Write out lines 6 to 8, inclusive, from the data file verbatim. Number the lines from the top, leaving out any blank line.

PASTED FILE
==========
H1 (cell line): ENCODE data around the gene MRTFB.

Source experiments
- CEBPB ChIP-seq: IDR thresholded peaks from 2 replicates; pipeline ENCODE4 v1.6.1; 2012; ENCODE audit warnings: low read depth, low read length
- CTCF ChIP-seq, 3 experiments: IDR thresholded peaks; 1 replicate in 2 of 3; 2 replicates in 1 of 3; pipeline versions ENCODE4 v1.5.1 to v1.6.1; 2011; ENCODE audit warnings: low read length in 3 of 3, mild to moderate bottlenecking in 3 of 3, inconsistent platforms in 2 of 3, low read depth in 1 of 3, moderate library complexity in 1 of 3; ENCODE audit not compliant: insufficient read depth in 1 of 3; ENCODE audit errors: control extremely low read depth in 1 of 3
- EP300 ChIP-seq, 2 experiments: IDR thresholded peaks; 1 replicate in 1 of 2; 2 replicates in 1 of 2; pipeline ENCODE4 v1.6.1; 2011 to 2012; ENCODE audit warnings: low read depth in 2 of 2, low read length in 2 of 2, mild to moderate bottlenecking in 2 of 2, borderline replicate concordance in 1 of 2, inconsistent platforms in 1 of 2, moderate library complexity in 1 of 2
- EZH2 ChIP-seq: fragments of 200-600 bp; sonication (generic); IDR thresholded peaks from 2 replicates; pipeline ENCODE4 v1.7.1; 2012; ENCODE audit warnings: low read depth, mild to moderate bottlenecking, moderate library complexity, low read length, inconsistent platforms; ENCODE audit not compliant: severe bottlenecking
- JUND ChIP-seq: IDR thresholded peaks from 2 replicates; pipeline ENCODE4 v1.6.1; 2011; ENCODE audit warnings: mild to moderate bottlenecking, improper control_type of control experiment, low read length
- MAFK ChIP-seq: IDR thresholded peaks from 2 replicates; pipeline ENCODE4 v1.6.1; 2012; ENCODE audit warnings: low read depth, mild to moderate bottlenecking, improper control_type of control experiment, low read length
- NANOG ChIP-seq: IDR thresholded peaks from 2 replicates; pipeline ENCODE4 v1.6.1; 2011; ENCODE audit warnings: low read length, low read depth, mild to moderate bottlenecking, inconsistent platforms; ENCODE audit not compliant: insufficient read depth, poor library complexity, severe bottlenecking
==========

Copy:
- EZH2 ChIP-seq: fragments of 200-600 bp; sonication (generic); IDR thresholded peaks from 2 replicates; pipeline ENCODE4 v1.7.1; 2012; ENCODE audit warnings: low read depth, mild to moderate bottlenecking, moderate library complexity, low read length, inconsistent platforms; ENCODE audit not compliant: severe bottlenecking
- JUND ChIP-seq: IDR thresholded peaks from 2 replicates; pipeline ENCODE4 v1.6.1; 2011; ENCODE audit warnings: mild to moderate bottlenecking, improper control_type of control experiment, low read length
- MAFK ChIP-seq: IDR thresholded peaks from 2 replicates; pipeline ENCODE4 v1.6.1; 2012; ENCODE audit warnings: low read depth, mild to moderate bottlenecking, improper control_type of control experiment, low read length